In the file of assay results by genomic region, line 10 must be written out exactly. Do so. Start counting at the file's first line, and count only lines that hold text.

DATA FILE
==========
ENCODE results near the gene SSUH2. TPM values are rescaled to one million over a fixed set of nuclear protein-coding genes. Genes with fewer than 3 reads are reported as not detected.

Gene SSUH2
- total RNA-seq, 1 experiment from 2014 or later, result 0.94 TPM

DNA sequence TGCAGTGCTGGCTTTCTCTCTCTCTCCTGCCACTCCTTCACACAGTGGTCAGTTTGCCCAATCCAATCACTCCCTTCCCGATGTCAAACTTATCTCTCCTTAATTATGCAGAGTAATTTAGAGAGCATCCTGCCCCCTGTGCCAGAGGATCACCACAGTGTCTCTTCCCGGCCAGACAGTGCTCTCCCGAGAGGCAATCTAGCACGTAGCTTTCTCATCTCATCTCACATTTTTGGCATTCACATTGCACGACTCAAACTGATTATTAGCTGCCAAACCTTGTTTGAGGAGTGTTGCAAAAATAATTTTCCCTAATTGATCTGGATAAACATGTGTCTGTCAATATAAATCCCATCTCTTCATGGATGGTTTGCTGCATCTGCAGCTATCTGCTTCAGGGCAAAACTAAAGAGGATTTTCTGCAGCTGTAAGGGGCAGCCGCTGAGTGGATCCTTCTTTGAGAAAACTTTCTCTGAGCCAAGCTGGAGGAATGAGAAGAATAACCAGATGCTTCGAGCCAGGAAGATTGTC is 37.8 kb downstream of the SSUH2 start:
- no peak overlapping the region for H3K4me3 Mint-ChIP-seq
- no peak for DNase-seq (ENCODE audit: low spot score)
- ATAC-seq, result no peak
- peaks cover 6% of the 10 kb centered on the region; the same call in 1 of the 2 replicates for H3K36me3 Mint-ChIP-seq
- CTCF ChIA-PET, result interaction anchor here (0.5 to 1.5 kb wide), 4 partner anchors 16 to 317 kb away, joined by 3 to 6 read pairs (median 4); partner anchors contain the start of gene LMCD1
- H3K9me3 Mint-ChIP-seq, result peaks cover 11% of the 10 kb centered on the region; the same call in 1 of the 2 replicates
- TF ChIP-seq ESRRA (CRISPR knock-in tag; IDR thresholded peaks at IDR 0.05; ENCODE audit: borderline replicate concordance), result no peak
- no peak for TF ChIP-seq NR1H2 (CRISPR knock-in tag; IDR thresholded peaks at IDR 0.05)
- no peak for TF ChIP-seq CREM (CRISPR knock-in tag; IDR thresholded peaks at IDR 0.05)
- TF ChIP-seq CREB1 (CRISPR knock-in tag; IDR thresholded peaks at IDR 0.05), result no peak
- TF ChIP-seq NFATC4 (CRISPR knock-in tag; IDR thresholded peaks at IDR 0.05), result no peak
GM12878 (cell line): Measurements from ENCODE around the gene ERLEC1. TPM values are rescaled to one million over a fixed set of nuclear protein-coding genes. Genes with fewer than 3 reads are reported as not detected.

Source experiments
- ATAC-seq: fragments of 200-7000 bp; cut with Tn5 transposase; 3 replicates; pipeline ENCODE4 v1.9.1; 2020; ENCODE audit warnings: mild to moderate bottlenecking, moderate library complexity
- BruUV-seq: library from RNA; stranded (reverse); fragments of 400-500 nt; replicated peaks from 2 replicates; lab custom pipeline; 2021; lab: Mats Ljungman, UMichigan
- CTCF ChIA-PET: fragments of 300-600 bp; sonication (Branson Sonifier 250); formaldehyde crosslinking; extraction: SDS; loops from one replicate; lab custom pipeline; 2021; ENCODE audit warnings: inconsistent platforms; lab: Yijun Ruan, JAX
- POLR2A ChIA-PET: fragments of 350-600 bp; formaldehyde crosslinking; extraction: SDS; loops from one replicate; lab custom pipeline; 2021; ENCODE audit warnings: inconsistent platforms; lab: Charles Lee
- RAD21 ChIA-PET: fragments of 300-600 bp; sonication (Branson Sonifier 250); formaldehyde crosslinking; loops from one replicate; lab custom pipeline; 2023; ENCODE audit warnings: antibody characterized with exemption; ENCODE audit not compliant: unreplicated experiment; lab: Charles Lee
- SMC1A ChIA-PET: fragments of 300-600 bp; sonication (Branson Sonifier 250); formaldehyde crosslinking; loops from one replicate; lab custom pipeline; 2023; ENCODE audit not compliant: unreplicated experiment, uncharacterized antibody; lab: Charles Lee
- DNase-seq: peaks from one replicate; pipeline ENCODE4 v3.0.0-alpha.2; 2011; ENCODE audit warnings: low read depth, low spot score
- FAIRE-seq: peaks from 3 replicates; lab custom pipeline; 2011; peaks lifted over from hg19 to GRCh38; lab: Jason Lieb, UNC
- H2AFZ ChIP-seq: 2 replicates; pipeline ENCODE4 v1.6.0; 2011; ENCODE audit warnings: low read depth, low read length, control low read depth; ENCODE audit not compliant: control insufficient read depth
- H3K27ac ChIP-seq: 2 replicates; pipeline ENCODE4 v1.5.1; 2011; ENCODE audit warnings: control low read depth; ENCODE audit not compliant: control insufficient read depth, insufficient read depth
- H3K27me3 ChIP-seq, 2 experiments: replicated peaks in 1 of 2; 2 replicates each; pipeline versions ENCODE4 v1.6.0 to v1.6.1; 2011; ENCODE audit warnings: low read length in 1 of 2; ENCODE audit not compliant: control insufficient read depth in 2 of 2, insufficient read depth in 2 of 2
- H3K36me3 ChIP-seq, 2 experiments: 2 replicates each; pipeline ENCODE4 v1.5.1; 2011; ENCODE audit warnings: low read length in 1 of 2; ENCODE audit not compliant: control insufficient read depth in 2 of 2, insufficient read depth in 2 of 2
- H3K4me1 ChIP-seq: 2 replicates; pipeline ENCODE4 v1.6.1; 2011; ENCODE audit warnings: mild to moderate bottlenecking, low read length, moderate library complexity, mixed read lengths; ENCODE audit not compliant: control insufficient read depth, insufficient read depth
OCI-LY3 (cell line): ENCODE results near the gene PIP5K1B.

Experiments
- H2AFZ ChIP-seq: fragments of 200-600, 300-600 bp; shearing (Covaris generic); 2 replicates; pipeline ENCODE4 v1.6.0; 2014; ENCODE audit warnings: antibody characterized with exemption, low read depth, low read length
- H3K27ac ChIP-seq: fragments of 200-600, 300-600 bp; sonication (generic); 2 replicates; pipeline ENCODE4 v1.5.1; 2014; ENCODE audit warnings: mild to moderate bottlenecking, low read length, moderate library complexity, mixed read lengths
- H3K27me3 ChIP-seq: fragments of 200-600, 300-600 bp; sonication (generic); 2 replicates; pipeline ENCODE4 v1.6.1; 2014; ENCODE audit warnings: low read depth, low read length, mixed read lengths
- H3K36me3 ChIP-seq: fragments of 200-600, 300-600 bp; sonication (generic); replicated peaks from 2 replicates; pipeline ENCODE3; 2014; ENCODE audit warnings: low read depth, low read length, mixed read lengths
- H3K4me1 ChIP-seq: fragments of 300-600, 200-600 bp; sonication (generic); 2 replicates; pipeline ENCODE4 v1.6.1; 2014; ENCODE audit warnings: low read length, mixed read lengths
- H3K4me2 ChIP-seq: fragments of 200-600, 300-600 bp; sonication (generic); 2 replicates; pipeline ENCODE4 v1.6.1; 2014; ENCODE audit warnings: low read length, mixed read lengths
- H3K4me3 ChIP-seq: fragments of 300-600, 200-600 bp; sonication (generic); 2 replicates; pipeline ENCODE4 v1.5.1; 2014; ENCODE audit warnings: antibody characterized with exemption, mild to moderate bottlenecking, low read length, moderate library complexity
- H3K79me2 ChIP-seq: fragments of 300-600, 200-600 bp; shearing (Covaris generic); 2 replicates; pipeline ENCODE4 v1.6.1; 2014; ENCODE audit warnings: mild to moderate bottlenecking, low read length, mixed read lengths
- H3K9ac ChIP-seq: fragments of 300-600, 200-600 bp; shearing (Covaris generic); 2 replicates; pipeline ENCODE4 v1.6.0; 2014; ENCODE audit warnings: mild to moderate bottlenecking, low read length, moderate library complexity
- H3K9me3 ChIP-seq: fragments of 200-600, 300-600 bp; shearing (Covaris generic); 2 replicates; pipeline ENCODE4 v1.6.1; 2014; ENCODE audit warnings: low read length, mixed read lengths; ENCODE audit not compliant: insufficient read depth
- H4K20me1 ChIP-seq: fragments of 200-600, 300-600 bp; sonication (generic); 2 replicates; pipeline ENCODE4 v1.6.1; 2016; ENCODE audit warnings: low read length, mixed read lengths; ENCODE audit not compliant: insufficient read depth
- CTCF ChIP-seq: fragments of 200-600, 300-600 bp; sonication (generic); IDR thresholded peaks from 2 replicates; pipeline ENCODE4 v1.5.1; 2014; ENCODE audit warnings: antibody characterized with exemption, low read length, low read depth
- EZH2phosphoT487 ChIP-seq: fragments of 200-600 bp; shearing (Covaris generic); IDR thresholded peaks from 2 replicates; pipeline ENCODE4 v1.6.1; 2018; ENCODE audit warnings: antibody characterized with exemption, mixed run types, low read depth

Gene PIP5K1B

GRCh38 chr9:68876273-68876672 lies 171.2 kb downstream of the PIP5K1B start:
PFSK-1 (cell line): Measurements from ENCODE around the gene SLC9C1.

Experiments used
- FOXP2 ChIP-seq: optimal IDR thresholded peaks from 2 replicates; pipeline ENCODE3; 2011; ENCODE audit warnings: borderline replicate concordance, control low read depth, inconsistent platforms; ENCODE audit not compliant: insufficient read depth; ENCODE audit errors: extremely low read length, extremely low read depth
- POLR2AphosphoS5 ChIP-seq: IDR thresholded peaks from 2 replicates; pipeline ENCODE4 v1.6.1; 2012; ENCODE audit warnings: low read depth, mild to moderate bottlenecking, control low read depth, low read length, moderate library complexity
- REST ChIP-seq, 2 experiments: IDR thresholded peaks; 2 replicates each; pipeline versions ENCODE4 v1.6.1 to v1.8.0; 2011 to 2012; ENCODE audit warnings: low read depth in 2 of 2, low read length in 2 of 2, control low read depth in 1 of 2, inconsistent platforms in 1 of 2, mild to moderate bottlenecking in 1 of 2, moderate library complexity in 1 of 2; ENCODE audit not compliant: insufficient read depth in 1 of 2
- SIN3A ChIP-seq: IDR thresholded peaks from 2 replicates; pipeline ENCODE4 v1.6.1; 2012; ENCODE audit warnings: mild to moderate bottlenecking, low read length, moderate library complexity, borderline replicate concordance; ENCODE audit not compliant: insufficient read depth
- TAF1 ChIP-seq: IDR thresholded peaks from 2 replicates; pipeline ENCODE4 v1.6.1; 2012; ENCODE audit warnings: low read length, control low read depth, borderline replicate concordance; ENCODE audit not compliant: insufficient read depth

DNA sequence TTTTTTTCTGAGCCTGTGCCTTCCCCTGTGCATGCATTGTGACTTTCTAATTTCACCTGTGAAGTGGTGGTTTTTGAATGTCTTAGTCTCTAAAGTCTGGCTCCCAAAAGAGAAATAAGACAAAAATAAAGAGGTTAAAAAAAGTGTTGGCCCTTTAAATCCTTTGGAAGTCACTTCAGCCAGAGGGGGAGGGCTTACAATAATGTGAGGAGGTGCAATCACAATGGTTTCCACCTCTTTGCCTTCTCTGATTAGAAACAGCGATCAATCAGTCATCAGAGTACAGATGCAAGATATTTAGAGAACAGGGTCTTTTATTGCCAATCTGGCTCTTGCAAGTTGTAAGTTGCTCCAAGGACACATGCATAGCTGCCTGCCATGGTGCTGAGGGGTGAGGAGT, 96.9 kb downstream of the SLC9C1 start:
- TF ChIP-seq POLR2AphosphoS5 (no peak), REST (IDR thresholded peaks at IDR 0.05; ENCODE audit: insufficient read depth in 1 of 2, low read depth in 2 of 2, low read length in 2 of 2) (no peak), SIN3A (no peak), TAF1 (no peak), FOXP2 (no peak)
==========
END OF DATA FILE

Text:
- H3K9me3 Mint-ChIP-seq, result peaks cover 11% of the 10 kb centered on the region; the same call in 1 of the 2 replicates